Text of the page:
Simultaneous death is a problem of inheritance which occurs when two people, at least one of whom is entitled to part or all of the other’s estate on their death (usually a husband and wife) die at the same time. This is usually the result of an accident, but in some cases may occur as a result of homicide (such as the families aboard the airplanes used in the September 11, 2001 terrorist attacks). Under the common law, if there was any evidence whatsoever that one party had survived the other, even by a few moments, then the estates would be distributed in that order, though the decedents could write (or have written) a clause in the will that requires their property to be distributed as though each had predeceased the other.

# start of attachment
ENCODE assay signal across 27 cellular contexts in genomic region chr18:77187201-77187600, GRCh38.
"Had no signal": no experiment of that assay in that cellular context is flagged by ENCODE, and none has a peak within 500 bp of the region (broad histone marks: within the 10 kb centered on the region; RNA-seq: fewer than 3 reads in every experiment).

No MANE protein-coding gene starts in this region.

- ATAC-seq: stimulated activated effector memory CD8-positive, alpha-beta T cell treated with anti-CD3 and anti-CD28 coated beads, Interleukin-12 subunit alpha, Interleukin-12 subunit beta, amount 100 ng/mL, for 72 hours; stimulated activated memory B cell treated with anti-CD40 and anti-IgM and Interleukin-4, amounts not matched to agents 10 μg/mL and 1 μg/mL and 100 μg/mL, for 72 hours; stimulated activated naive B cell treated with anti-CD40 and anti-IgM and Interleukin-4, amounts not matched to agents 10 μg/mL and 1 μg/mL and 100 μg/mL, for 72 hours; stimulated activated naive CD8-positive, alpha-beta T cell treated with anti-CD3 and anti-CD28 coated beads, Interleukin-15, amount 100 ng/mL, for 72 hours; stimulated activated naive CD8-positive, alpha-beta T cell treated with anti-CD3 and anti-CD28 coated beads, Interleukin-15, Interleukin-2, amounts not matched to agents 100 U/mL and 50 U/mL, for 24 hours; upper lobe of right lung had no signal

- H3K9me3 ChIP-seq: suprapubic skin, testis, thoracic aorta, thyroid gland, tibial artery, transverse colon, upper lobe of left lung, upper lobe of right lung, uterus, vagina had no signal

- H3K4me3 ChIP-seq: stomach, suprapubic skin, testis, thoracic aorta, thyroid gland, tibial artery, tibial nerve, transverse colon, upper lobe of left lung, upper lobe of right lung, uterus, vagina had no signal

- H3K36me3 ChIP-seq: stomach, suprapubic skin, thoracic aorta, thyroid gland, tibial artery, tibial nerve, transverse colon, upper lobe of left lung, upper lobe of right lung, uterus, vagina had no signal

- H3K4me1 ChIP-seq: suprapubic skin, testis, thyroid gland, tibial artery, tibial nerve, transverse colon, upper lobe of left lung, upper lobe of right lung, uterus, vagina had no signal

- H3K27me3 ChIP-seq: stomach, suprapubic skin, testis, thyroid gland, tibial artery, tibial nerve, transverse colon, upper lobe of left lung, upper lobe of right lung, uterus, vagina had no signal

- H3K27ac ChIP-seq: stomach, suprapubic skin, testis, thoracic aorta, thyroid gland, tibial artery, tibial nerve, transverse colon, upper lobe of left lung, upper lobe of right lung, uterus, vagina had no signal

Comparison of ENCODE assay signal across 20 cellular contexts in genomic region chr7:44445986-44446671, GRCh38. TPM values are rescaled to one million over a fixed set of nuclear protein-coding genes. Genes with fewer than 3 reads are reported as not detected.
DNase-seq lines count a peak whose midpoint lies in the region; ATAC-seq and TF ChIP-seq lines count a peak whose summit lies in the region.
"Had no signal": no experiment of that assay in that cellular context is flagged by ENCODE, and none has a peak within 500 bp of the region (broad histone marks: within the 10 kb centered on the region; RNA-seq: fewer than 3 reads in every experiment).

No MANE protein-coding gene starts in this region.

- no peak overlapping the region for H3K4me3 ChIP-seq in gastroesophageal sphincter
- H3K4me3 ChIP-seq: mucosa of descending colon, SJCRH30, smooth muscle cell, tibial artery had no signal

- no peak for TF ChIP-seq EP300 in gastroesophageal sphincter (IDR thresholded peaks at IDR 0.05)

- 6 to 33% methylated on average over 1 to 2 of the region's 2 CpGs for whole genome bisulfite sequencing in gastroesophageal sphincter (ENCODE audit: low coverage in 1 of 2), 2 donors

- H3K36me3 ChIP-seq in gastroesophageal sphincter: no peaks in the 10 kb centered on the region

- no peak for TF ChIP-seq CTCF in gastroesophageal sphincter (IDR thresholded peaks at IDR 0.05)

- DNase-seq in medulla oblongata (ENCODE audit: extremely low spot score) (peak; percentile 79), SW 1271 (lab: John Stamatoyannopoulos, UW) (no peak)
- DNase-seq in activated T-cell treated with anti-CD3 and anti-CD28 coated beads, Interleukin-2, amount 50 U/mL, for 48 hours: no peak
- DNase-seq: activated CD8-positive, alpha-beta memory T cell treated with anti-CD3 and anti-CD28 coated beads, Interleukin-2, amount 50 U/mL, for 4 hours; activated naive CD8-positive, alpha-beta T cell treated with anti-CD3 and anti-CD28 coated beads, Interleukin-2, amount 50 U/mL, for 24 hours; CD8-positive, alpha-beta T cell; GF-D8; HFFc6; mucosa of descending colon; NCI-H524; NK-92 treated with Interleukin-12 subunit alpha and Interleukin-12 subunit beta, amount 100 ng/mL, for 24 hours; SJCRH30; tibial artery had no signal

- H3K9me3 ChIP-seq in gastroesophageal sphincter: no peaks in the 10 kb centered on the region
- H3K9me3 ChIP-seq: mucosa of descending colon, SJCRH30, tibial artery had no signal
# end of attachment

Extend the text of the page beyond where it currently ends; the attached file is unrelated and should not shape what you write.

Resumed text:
In order to alleviate problems of proving simultaneous death, many states in the United States have enacted the Uniform Simultaneous Death Act, which provides that each spouse will be treated as though they predeceased the other if they die within 120 hours of one another.

Some wills now include Titanic clauses (named for the RMS Titanic, which caused many simultaneous deaths among testators and executors). These clauses lay out explicit instructions for dealing with simultaneous death.

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